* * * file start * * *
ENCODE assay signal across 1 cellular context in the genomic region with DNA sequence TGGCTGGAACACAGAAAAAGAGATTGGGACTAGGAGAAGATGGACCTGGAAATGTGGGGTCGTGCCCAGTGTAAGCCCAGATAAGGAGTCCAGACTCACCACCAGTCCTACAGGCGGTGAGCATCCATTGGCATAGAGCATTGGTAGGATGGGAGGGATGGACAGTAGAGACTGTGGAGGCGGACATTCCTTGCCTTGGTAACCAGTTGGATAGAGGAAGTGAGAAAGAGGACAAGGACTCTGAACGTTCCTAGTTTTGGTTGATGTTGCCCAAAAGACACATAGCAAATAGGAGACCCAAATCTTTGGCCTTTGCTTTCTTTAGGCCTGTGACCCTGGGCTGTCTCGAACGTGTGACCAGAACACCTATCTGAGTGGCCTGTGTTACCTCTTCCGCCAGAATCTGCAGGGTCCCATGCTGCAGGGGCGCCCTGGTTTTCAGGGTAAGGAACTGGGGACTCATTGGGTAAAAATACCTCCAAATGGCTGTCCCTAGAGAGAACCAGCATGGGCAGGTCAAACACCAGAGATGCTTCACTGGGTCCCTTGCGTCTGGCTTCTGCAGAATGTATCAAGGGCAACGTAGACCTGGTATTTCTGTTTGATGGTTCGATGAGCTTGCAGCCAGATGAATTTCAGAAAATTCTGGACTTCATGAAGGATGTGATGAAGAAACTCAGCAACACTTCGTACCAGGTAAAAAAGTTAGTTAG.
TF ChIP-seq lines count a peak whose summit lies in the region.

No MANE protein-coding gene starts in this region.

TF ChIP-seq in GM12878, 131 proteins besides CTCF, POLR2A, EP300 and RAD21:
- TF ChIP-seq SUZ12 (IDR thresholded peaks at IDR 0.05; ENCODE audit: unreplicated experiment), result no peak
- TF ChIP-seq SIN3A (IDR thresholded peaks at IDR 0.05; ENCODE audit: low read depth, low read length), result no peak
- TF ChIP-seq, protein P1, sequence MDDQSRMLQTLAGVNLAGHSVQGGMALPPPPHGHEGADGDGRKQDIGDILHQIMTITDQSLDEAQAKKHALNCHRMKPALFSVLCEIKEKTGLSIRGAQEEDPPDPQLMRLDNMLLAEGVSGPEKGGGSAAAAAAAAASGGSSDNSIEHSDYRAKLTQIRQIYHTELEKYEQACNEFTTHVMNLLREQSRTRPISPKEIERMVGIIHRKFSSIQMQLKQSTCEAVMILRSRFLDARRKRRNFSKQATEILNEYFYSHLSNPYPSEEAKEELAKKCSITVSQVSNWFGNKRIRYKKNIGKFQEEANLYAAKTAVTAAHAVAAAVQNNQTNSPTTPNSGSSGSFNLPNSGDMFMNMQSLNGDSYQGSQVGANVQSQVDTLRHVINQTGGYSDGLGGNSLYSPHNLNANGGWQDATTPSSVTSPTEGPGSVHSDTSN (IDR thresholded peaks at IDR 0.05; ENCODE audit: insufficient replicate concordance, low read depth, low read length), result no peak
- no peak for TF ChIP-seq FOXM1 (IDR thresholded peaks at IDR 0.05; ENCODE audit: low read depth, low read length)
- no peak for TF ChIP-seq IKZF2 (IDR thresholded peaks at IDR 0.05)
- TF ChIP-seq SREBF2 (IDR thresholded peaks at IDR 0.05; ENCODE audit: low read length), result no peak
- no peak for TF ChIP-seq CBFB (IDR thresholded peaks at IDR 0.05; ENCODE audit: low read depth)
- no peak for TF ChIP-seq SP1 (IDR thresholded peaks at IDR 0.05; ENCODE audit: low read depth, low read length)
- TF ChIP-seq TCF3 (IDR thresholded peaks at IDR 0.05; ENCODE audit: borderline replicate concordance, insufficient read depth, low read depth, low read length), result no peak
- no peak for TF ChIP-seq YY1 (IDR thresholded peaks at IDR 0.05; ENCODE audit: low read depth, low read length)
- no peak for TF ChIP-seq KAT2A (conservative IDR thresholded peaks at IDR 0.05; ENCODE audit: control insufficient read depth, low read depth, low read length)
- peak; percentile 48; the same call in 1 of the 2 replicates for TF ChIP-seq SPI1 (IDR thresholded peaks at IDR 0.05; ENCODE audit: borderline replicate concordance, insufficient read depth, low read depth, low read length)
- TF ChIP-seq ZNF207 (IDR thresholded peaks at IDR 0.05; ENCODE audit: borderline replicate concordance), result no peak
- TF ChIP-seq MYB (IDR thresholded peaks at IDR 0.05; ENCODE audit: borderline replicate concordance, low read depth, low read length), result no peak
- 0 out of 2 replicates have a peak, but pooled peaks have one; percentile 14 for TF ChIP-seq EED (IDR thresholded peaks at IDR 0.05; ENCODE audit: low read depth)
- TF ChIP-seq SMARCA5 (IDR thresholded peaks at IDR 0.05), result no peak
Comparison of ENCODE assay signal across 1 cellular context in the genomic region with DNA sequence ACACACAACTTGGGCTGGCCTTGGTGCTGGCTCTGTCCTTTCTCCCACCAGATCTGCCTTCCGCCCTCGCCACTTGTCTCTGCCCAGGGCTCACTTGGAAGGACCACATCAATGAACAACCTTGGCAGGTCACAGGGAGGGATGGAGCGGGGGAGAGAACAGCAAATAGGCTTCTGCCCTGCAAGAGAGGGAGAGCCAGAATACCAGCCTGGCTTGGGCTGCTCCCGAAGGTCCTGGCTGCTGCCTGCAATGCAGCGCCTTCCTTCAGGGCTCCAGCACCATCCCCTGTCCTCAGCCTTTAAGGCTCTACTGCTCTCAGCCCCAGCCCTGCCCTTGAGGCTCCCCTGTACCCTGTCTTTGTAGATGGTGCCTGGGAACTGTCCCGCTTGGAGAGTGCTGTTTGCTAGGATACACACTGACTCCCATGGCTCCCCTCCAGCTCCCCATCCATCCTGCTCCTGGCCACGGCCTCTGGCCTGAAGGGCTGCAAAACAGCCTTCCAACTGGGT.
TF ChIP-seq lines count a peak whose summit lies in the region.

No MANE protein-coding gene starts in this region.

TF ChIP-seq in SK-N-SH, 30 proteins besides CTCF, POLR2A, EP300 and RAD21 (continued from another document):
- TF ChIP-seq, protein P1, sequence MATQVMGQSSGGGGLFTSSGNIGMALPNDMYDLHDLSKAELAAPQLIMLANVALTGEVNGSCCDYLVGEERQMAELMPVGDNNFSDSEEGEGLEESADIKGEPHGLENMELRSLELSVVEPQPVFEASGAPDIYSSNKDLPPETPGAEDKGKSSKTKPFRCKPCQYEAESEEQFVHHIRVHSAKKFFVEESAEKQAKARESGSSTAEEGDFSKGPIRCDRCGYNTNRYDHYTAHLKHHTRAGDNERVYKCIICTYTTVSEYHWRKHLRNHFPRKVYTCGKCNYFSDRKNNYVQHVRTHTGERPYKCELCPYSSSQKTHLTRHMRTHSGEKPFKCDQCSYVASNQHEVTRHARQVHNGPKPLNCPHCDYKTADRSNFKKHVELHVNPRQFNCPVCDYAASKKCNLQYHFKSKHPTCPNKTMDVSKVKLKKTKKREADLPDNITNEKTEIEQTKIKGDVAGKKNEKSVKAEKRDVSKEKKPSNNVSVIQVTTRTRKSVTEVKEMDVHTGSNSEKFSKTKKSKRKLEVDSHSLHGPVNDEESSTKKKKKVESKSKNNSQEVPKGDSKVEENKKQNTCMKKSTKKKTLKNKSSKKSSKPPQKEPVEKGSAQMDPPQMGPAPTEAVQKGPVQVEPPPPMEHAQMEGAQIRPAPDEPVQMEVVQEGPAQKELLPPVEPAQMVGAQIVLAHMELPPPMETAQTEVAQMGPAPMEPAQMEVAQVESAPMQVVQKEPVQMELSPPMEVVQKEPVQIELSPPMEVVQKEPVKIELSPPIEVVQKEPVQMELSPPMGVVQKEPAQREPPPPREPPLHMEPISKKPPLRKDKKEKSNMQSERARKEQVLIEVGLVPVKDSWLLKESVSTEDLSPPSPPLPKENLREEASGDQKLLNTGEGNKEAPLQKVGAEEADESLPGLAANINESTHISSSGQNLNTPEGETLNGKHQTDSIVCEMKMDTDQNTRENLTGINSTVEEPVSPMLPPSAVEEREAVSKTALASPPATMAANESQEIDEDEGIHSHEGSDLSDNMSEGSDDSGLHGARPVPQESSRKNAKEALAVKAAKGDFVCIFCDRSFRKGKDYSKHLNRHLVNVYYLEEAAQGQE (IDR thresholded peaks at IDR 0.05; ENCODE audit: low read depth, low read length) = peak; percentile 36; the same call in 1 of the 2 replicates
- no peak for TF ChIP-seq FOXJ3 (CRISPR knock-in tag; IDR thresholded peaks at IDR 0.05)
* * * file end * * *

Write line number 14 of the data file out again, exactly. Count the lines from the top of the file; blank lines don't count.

- no peak for TF ChIP-seq YY1 (IDR thresholded peaks at IDR 0.05; ENCODE audit: low read depth, low read length)